If you find a banded bird contact the bird banding laboratory (BBL) and you will receive information about that bird  AND a certificate of appreciation. Thank you!

Thursday, April 19, 2018


Fall 2017 migration season kept the BCCER owl banders very busy, and very happy! We had 175 total captures including 162 new owls and 13 same season recaptures. The owls consisted of 121 females, 11 males and 30 of unknown sex. We had a whopping 120 hatch year owls (owls hatched in summer 2017) and 40 owls were two years and older (17 were three+ years!). See the previous post for more details:

Friday, November 3, 2017


Yep, that's how many owls we have banded since our first night of owls on October 12, with an opening night of 13 owls! Now on November 3rd, we still have a couple of weeks of migration (October 15-November 15, with sampling on either end). It is our highest number of migrating owls since we have run the station annually in 2005. VERY exciting! The majority >80% have been Hatch Year (HY) owls, hatched sometime this summer in 2017. All these youngsters are easy to age. Here's how. We look at the dorsal side of their wings to see what their molt pattern looks like. And we use descriptions like chocolate to describe the color differences between new and old feathers. We look at the remiges; the primaries (10) and secondaries (13).
Hatch Year, all feathers one age (uniform molt pattern)

Second Year, outer primaries and inner (closest to body) secondaries have been replaced,the new feathers are darker(dark chocolate) and of higher quality then the old,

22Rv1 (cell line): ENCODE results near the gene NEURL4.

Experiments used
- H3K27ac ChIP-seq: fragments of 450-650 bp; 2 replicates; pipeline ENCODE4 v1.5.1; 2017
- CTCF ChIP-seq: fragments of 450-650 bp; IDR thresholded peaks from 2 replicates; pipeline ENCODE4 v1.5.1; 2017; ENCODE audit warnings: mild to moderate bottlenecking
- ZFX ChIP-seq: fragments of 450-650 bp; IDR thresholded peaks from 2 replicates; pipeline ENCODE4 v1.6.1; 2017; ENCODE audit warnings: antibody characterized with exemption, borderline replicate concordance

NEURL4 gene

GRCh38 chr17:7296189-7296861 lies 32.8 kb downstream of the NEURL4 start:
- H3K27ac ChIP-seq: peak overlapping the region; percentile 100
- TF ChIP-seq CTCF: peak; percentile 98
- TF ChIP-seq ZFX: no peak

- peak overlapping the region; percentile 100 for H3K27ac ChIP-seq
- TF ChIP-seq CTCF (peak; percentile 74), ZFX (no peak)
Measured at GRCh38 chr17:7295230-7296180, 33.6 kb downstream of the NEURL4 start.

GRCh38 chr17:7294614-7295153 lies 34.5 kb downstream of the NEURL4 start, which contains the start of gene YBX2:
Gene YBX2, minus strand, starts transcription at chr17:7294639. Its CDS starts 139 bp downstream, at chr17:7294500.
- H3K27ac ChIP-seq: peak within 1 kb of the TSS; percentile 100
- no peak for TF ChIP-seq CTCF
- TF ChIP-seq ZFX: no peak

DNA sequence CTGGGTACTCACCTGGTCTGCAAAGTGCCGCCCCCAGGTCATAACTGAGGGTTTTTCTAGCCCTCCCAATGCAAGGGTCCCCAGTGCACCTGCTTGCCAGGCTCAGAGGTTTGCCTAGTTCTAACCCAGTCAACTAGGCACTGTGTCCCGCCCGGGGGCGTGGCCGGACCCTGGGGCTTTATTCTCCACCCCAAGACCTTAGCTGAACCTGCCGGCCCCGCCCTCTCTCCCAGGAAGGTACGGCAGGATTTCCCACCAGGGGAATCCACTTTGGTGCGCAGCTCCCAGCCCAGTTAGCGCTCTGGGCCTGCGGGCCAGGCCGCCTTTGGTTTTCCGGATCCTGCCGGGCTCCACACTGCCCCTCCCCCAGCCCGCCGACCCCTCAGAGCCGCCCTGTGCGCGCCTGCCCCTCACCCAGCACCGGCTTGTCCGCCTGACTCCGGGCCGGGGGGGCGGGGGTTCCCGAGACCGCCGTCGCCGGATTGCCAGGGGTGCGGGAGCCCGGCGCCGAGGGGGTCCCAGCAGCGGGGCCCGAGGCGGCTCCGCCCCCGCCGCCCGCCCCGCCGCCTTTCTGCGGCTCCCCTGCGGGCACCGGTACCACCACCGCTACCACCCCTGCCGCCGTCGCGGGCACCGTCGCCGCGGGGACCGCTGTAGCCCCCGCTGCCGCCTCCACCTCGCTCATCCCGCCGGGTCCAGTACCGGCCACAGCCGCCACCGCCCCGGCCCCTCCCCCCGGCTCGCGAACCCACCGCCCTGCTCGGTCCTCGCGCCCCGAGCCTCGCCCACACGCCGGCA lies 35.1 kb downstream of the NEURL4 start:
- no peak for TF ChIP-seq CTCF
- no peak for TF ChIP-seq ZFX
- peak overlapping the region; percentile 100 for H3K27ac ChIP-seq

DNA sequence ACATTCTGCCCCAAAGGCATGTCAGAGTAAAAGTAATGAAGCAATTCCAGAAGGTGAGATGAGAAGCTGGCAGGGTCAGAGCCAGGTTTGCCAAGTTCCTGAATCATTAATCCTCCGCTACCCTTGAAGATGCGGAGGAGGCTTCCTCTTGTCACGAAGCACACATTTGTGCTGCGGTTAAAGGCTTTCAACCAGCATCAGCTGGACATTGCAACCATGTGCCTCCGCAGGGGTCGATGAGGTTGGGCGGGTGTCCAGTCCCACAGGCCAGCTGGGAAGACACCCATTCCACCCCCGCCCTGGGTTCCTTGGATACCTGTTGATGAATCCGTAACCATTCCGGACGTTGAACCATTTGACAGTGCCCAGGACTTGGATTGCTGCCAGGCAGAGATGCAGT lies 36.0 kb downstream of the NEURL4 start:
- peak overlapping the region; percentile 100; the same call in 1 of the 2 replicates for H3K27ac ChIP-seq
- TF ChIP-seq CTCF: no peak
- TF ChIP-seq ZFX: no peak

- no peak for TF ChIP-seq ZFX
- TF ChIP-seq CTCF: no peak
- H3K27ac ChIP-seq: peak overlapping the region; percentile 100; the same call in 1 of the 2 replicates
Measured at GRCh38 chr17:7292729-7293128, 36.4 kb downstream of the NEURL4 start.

retained (milk chocolate) feathers. 

After Second Year, (over 2 years old) has three generations of feathers
fresh (dark chocolate), old (milk chocolate) and very old (old milk chocolate!)
And then, there is the magic trick to confirm our age determination. We look at the ventral wing and turn on a black light and like a black light poster, the feathers glow! It's actually a pigment called porphyrin. If you like chemistry, go here to learn more about porphyrins.

Notice the difference in porphyrin glow? As the feather ages, the pigment ages too;
the older feathers don't glow as brightly as the fresh feathers. How old is this bird?

Friday, October 20, 2017


The wolf spider! Volunteer Mary Muchowski found this lady on our way down to check the nets. Guest Dan Roskopf was with us to meet a NSWO, and took the spider's photo. She's a protective mother, carrying tens of babies on her back. Apparently this is rare spider behavior, only wolf spiders do it, so I feel very excited that we got to see her! Watch this video to see a live version of active young wolf spiders: 

Wolf spider mother and hitch-hiking babies, Dan's photo
there is always something interesting in the night.... Come join us and see for yourself!
Dan and Mary with NSWO, Dan's first!


Owl season was off and running on October 13, 2017 when program directors Ken and Julie and volunteer Mary, banded a whopping 13 owls!! Since then, we have been out six more nights and have banded 5, 5, 2, 7 and 6 owls, = 38 owls, averaging 6 owls a night. A great surprise, we had one recapture from our Snow Goose Festival event from January 2017, showing migration site fidelity. Recapture information is always valuable.
  • NSWO profile. They are amazing tiny predators, and captivate all that meet them!

Lucky guests, meet and release a NSWO

Volunteer Carol Anderson with saw-whet owl.
Volunteers help drive our program, thank you!

All our other owls are new owls without bands and most are hatch year birds, meaning owls were hatched in summer 2017, and it was a great summer for saw-whet owl breeding! We have also captured and released 3 pallid bats, a flying squirrel and a katydid!